Protomartyr

Under Color Of Official Right

Image of Protomartyr - Under Color Of Official Right
Record Label
Hardly Art

About this item

In a city full of brilliant people with dead-end jobs and dampened by bitter-cold winters, playing music offers a cheap outlet. Protomartyr’s taut, austere rock was incubated in a freezing Detroit warehouse littered with beer cans and cigarette butts and warmed, feebly,by space heaters. Short songs made for short practices, and the band learned quickly not to waste time. Despite the cold, Protomartyr emerged with a sound that is idiosyncratic but relatable, hooky but off-kilter.

Protomartyr’s economical rock elicits comparisons to possible antecedents like Pere Ubu or The Fall as well as local contemporaries like Frustrations or Tyvek (whose frontman Kevin Boyer played bass in an early iteration of Protomartyr). Singer Joe Casey’s dry declarative snarl serves as a reliable anchor, granting his bandmates — guitarist Greg Ahee, drummer Alex Leonard and bassist Scott Davidson — the opportunity to explore textures and reinforce the rhythm section. This is never more apparent than on the band’s sophomore LP and Hardly Art debut, Under Color of Official Right. Where 2012’s No Passion All Technique favored comparatively straightforward punk structures, Under Color takes a more exploratory approach. “Tarpeian Rock” places punk vitriol against a minimalist backing and “Scum, Rise!” casts shadows with guitars that alternately chime and clang.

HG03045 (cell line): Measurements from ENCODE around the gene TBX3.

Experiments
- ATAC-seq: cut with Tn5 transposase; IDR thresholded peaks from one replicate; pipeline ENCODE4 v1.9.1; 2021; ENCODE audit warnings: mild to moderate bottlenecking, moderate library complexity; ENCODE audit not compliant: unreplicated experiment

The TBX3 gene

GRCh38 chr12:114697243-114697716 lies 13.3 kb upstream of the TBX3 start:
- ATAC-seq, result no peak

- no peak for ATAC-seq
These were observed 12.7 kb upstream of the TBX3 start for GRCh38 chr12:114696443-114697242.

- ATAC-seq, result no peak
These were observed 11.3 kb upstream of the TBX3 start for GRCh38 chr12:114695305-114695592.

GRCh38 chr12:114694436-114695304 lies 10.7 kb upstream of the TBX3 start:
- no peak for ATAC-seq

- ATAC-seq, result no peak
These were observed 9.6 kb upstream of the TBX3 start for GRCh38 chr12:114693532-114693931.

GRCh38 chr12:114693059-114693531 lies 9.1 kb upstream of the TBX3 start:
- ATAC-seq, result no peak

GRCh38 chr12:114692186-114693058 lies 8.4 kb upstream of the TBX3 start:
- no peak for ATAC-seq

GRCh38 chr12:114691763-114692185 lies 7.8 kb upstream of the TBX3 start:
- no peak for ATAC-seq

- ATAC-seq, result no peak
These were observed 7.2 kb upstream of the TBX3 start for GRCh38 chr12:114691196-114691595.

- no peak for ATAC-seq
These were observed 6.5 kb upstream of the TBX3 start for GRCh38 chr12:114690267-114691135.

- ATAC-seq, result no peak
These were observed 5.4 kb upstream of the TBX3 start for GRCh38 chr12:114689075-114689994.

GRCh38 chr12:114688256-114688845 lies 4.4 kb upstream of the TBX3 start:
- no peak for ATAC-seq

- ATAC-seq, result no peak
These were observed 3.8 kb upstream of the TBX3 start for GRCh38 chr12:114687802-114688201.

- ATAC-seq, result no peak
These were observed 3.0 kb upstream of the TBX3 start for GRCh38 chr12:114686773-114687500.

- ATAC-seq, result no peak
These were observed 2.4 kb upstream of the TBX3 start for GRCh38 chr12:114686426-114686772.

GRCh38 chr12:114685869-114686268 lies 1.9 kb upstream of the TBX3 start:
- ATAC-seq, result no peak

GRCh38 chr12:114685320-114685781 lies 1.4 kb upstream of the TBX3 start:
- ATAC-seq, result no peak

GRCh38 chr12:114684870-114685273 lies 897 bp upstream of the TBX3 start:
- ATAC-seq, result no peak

The cheap outlet, crafted by cold hands in a poorly insulated practice space has, perhaps unwittingly, become a model of Motor City efficiency. And, more than that, it’s produced a stunner of a sophomore album.

STAFF COMMENTS

Ryan says: Meeting somewhere inbetween Parquet Courts and No Age. Plenty of post-punk and hardcore references. Brilliant!

Laura says: This second album takes a more expansive, exploratory approach than their debut. All the 80s hardcore and post-punk references are there for sure, and there’s still the intensity, but there’s more space in the songs allowing melodies to push through and guitars to occasionally chime as well as clang.

TRACK LISTING

1. Maidenhead
2. Ain't So Simple
3. Want Remover
4. Trust Me Billy
5. Pagans
6. What The Wall Said
7. Tarpeian Rock
8. Bad Advice
9. Son Of Dis
10. Scum, Rise!
11. I Stare At Floors
12. Come & See
13. Violent
14. I'll Take That Applause

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